Public borrowing hit an all-time high of £20.3 billion for a single month in November, official figures showed today.
The latest confirmation of the recession's impact on the public finances will put more pressure on Chancellor Alistair Darling.
The figure is not as bad as the £23 billion feared by economists but still takes net borrowing for the eight months of the financial year so far to £106.4 billion.
The £20.3 billion is more than was borrowed by the UK for the whole of 2002 and on a par with International Monetary Fund estimates for the entire 2009 output of economies such as Costa Rica and Uruguay.
Net borrowing is expected to reach £178 billion for the year as a whole.
The gloomy figures also showed net debt reaching a record £844.5 billion in November - or 60.2% of the UK's annual GDP.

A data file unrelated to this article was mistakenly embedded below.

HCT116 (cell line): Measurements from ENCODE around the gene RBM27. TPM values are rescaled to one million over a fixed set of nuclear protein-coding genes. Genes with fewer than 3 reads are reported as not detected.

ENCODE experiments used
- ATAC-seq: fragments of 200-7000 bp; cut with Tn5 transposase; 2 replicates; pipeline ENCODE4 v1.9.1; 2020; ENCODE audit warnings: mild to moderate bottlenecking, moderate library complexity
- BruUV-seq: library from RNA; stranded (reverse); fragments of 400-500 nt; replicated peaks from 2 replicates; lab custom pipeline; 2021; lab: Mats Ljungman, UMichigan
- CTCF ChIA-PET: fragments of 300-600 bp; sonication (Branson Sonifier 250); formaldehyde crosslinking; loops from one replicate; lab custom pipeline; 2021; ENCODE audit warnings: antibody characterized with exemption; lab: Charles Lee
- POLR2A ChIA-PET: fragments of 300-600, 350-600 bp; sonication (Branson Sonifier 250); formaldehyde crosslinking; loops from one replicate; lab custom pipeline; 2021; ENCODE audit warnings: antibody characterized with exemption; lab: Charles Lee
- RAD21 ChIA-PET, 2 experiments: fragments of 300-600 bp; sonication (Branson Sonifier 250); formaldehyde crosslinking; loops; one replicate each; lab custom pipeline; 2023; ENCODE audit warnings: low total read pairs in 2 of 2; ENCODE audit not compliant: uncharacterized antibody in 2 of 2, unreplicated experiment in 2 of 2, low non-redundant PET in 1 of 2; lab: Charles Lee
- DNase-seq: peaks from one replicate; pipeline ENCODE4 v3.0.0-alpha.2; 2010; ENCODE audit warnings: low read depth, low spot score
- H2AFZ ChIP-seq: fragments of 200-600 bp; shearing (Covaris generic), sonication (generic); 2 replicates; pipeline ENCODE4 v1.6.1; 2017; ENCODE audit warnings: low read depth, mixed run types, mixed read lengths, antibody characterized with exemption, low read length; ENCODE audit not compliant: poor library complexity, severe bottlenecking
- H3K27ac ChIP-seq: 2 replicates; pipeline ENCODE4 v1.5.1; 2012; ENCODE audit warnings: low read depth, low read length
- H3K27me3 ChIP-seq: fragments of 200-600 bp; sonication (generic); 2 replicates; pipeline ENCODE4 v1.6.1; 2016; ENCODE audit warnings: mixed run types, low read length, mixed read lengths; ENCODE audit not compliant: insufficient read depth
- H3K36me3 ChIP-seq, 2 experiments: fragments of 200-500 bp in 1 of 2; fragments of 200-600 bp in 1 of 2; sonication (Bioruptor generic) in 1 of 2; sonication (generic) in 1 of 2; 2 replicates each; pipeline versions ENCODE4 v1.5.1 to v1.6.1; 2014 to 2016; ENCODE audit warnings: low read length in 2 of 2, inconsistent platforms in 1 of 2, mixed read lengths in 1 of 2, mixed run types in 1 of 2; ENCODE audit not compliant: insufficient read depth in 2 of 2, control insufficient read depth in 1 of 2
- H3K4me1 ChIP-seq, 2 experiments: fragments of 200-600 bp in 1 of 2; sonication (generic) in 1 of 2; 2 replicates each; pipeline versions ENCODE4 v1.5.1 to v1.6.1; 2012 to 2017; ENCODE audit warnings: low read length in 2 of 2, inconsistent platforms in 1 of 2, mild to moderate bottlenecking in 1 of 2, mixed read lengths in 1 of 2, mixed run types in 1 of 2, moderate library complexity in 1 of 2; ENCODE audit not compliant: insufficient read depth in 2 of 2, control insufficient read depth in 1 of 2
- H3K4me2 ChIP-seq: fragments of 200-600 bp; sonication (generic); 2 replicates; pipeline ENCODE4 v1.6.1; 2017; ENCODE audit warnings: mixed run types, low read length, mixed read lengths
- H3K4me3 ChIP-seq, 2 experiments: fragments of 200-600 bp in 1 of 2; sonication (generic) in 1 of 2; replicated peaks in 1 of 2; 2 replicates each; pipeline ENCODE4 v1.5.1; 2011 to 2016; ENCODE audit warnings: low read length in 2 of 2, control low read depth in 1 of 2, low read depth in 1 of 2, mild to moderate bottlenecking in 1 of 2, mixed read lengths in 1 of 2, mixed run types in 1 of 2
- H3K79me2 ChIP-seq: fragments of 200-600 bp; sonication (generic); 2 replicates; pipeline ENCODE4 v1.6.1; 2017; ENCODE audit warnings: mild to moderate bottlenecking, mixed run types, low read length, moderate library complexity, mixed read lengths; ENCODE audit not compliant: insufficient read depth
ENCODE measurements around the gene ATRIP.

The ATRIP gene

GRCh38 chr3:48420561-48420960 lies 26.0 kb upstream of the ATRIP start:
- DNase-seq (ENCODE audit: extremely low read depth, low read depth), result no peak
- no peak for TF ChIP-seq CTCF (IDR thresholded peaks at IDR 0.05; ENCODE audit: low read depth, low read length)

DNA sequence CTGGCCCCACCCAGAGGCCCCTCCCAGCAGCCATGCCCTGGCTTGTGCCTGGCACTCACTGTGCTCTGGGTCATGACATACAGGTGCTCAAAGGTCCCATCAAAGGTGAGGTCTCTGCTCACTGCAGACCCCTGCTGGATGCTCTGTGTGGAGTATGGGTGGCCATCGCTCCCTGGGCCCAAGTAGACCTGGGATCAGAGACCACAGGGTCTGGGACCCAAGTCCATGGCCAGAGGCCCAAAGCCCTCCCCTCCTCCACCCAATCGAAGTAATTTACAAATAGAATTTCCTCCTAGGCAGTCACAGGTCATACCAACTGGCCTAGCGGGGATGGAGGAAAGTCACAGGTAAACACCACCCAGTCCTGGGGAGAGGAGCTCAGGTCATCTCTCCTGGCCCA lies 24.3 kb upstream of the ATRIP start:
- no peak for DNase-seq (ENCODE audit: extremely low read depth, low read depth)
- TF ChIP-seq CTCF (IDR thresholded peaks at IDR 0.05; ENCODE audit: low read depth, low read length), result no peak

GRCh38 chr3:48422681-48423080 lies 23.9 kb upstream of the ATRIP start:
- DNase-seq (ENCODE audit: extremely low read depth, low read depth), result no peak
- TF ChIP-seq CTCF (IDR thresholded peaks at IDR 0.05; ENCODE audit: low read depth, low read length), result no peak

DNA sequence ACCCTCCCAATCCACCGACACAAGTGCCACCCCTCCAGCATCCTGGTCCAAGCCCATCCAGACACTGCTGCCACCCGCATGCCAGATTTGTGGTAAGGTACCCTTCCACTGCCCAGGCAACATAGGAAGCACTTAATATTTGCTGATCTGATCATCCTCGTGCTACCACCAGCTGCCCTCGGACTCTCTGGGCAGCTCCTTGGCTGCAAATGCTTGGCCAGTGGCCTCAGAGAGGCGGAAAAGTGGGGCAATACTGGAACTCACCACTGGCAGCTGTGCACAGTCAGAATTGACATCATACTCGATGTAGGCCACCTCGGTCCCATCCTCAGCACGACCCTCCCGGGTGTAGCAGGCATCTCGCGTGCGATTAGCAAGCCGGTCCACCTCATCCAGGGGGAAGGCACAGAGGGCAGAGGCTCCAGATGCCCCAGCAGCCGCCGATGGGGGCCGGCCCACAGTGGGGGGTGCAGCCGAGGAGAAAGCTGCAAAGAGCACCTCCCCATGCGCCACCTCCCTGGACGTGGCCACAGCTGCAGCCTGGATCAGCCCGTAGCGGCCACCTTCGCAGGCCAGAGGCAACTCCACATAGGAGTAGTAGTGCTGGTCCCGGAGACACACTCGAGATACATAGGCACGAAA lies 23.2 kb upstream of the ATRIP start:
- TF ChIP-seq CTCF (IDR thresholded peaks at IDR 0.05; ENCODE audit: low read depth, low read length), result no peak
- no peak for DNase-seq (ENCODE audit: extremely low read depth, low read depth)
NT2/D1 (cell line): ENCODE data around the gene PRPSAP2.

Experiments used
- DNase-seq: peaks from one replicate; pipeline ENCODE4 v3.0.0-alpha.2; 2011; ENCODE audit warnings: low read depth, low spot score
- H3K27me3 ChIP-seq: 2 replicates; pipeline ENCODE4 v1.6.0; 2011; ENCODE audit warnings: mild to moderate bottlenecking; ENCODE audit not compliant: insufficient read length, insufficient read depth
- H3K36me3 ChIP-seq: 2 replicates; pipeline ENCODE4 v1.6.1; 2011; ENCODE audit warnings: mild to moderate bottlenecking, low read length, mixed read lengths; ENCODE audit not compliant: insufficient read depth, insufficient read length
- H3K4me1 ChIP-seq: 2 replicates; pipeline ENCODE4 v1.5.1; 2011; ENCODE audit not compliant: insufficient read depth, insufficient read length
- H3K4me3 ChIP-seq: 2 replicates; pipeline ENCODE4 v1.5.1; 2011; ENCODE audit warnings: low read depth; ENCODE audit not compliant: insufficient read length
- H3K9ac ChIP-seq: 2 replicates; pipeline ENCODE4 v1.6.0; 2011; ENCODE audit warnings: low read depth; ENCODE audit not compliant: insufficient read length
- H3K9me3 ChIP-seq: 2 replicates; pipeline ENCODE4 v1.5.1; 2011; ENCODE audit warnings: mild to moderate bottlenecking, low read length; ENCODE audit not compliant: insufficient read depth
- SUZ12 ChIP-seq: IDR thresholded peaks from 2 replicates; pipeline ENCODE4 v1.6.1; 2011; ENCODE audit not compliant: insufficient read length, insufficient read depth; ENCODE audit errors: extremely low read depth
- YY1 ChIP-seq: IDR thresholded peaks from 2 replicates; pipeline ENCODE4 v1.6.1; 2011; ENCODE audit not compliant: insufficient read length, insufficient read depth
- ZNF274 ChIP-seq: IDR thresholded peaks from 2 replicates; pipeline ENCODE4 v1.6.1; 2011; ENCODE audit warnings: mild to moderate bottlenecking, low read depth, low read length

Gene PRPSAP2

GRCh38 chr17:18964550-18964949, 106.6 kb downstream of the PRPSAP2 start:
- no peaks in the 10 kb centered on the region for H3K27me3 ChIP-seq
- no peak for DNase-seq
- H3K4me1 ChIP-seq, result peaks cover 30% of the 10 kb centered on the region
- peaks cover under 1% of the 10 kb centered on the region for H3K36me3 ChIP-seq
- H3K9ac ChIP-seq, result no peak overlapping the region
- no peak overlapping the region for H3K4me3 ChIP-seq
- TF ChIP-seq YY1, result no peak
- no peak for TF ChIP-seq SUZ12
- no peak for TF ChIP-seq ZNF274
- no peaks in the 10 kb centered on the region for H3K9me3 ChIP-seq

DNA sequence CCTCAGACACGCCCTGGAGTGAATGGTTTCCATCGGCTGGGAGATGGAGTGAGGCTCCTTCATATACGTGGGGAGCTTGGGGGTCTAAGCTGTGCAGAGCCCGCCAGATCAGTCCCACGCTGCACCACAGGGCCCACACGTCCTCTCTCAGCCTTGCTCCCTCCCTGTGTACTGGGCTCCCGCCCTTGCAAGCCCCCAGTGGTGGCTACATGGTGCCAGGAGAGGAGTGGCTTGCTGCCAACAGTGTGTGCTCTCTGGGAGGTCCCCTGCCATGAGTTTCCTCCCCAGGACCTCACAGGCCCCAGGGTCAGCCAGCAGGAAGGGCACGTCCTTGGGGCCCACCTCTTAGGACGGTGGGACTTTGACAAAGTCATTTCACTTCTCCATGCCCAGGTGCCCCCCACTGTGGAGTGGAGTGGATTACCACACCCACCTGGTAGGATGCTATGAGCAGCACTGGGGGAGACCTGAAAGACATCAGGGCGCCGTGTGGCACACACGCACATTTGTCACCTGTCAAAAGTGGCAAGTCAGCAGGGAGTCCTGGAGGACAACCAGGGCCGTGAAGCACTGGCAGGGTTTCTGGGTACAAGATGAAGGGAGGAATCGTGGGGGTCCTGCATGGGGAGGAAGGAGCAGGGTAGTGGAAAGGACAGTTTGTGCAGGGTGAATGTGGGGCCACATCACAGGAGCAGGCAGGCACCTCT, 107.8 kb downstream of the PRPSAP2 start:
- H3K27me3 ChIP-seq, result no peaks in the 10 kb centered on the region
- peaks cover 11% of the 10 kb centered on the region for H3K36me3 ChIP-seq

Current tax receipts fell by £1 billion on the same month a year ago while spending jumped by more than £3 billion to £50.3 billion.
Nearly a third of this spending was accounted for by social benefits such as Jobseeker's Allowance - the so-called "bill for failure" - which hit £16.2 billion. This is the highest for at least eight years, the Office for National Statistics (ONS) said.
Other unwanted records thrown up by the figures include a £16.2 billion current deficit - the gap between spending and receipts.
The deficit for the year so far has reached £83.2 billion, although the Chancellor has pledged to halve the deficit within four years and the Government is passing a Fiscal Responsibility Bill to put the commitment on a legal footing.